Children who bully are often lacking love and attention in their home environment. Their bullying actions may merely be a way of getting noticed and putting them in the “limelight.” Some kids bully out of selfishness and the desire to get what they want from others. They were never taught the virtues of kindness, respect and preferring the needs of others. Their world revolves around their personal wants and desires.

Jealousy and resentfulness may trigger bullying, even in young children. A shy girl may be jealous of a classmate’s outgoing personality that lets her make friends easily. A boy of average intelligence may resent a smart boy’s aptitude and skill. A plain girl may begrudge girls who are prettier and more popular, and the list goes on.

Children are also quick to make fun of what they don’t understand. Teasing and ridiculing others who are different in appearance, aptitude, religion, nationality or color is a very common form of primary school bullying. Kids who are left to their own devices can be quite cruel in putting down others who don’t conform to what they feel is the “norm.” It’s not unusual for primary school children to isolate classmates because they’re too fat, too studious, non-athletic, mentally slow, physically disabled or of a different nationality. Teachers can play a big role in curtailing bullying by taking time to address these issues and teach their students more loving and respectful attitudes and behaviour.

How Schools can Combat Bullying in Primary Schools

Most schools have an anti-bullying strategy outlining what to do when bullying takes place on school property. Unfortunately, not all schools follow through with their campaign due to lack of time, interest or resources. As a parent, you can do your part to encourage school officials to uphold their anti-bullying standard by becoming involved in what’s happening in your kids’ lives. At the first sign of suspecting your child may be a victim of bullying, you can approach his teacher to talk about what’s going on. As more parents take interest in their children’s welfare and education, schools are more apt to respond by taking problems with bullying in primary schools more seriously.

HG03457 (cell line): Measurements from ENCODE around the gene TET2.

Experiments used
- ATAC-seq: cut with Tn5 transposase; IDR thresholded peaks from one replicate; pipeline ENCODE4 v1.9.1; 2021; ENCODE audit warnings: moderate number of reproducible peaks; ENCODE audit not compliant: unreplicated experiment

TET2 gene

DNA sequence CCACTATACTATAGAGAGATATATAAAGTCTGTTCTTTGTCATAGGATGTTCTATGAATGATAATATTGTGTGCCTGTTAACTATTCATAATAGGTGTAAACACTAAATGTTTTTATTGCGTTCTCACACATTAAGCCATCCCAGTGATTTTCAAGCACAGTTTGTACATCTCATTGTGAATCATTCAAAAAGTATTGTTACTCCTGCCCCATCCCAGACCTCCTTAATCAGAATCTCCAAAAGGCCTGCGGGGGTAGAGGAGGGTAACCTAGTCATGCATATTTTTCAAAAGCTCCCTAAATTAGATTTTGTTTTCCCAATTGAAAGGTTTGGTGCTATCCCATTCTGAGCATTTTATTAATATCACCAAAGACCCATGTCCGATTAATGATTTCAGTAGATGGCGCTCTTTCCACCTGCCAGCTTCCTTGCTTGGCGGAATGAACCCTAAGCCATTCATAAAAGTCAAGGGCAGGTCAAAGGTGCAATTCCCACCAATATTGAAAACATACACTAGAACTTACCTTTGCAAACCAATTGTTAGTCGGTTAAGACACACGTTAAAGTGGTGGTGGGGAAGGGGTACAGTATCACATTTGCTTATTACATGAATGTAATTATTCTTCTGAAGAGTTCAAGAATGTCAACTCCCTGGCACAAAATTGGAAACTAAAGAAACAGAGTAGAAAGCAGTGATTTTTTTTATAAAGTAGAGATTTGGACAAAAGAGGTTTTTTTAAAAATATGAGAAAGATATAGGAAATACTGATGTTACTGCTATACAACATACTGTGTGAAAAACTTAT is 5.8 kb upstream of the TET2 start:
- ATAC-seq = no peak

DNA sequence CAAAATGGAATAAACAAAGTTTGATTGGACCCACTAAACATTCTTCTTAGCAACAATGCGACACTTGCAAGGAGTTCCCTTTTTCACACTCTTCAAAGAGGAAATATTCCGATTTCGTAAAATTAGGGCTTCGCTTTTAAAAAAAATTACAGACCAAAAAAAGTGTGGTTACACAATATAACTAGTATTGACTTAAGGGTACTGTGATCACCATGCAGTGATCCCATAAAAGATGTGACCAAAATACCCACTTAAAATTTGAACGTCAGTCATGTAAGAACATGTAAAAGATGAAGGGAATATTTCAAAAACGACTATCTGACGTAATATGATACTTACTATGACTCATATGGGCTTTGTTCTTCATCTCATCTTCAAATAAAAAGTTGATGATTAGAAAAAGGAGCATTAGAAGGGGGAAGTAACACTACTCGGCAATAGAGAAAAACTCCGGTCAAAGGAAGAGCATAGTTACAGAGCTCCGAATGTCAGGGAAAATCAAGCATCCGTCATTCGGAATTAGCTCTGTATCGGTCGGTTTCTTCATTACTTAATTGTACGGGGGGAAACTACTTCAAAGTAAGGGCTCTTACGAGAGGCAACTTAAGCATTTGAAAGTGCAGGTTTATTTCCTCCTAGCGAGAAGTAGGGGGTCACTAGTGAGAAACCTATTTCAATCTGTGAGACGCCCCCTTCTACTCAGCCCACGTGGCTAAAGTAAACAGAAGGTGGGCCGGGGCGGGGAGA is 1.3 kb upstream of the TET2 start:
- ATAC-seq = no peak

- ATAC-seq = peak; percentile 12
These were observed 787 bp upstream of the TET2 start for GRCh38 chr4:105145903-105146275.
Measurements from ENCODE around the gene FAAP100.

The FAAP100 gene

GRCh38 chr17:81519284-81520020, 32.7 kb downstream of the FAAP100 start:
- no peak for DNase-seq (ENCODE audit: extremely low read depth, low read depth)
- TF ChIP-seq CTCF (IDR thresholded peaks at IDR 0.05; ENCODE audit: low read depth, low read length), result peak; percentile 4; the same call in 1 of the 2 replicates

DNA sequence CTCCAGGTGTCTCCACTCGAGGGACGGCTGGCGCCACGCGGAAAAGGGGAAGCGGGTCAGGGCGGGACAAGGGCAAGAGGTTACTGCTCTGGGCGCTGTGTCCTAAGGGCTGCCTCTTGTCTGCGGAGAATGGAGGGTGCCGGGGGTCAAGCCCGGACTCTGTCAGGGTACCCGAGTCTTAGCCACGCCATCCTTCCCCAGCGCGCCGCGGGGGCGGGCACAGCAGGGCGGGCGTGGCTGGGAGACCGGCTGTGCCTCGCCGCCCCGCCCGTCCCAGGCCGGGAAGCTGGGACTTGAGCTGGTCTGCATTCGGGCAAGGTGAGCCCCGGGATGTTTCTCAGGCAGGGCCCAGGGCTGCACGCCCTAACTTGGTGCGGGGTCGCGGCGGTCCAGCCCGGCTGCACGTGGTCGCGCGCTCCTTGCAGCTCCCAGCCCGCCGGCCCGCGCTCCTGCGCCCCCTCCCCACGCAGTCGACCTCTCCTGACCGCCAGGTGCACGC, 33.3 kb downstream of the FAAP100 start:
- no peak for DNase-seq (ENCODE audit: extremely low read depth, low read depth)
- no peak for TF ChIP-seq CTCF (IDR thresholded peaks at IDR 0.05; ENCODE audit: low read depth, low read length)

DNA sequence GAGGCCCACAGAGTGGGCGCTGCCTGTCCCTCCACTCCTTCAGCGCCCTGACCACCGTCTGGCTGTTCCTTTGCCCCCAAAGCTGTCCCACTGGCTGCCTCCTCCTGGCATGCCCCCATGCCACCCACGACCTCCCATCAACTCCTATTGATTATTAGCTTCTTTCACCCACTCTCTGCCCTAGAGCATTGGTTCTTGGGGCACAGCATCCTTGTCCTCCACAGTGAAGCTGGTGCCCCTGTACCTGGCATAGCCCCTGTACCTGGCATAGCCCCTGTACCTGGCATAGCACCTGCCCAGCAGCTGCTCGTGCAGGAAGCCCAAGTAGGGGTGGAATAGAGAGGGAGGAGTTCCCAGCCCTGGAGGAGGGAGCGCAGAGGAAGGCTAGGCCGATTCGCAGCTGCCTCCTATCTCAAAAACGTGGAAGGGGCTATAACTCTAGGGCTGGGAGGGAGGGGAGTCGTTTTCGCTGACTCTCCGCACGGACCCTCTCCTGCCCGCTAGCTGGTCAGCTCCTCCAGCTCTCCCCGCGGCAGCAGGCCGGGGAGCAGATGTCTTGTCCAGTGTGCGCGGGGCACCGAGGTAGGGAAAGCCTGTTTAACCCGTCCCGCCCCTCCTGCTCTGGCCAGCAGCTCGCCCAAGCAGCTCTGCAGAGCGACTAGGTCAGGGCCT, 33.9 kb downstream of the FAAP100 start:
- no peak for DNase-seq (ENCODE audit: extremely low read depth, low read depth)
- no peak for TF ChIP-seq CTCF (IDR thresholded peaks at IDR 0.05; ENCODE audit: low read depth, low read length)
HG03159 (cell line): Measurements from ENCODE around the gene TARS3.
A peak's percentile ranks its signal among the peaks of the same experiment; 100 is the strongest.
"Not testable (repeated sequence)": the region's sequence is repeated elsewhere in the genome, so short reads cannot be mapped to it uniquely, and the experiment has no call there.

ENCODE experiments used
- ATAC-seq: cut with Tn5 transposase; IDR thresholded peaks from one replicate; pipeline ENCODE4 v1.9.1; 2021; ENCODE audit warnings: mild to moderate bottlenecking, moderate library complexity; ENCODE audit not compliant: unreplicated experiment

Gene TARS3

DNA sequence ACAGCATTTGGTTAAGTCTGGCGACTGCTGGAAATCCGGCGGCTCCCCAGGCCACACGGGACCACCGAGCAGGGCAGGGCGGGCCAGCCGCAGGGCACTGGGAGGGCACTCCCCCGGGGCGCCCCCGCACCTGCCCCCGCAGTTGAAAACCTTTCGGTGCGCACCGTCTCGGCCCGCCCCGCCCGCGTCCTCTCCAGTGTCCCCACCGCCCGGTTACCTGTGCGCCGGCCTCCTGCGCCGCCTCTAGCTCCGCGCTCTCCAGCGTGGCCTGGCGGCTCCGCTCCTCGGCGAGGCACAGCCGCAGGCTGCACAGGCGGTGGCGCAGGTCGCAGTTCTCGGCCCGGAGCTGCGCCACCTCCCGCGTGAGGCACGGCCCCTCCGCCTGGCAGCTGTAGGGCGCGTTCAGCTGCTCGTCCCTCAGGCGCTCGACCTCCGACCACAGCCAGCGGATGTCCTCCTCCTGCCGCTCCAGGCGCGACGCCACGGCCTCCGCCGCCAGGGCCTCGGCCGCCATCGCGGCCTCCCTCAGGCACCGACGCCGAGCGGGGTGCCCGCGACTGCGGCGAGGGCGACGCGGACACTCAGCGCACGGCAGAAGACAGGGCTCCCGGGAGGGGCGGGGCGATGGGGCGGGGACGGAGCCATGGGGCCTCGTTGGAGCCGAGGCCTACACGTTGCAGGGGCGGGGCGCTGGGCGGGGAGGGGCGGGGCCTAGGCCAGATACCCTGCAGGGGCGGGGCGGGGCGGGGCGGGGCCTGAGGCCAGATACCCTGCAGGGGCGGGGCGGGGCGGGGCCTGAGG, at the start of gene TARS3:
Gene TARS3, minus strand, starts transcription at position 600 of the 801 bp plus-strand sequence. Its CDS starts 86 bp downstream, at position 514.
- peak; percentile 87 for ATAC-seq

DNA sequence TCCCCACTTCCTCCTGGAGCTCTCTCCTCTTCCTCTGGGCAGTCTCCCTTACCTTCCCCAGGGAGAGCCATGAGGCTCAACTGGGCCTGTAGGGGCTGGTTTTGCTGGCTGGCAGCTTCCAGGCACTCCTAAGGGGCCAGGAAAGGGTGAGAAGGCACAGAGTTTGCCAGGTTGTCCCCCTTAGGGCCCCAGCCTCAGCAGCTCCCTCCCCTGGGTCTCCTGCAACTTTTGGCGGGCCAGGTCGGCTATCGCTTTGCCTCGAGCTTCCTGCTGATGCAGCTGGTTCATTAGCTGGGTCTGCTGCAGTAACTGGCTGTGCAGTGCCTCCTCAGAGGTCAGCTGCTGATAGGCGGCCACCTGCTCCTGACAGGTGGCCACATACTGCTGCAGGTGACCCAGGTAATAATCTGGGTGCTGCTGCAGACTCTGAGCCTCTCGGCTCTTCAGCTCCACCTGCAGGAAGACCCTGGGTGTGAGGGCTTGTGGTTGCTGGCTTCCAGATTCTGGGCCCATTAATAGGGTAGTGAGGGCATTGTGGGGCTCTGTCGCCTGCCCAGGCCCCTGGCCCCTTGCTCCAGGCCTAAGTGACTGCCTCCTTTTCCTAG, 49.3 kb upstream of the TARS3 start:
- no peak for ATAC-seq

Another way that primary schools can combat bullying is by making it difficult for these activities to happen. Adult supervision can be a great deterrent to bullying, especially in such areas as the school cafeteria and playground. By keeping a more diligent watch over their students in these key locations, teachers may be able to nip bullying incidents in the bud before they have a chance to flare up. Teachers also have a moral responsibility to their students to teach them right from wrong. Their moral input could be a tremendous help in curtailing abusive behaviour. Through encouragement and praise, teachers can help boost their student’s confidence and sense of worth so they don’t feel they have to resort to bullying to get the attention they need.

How Parents can Combat Bullying in Primary Schools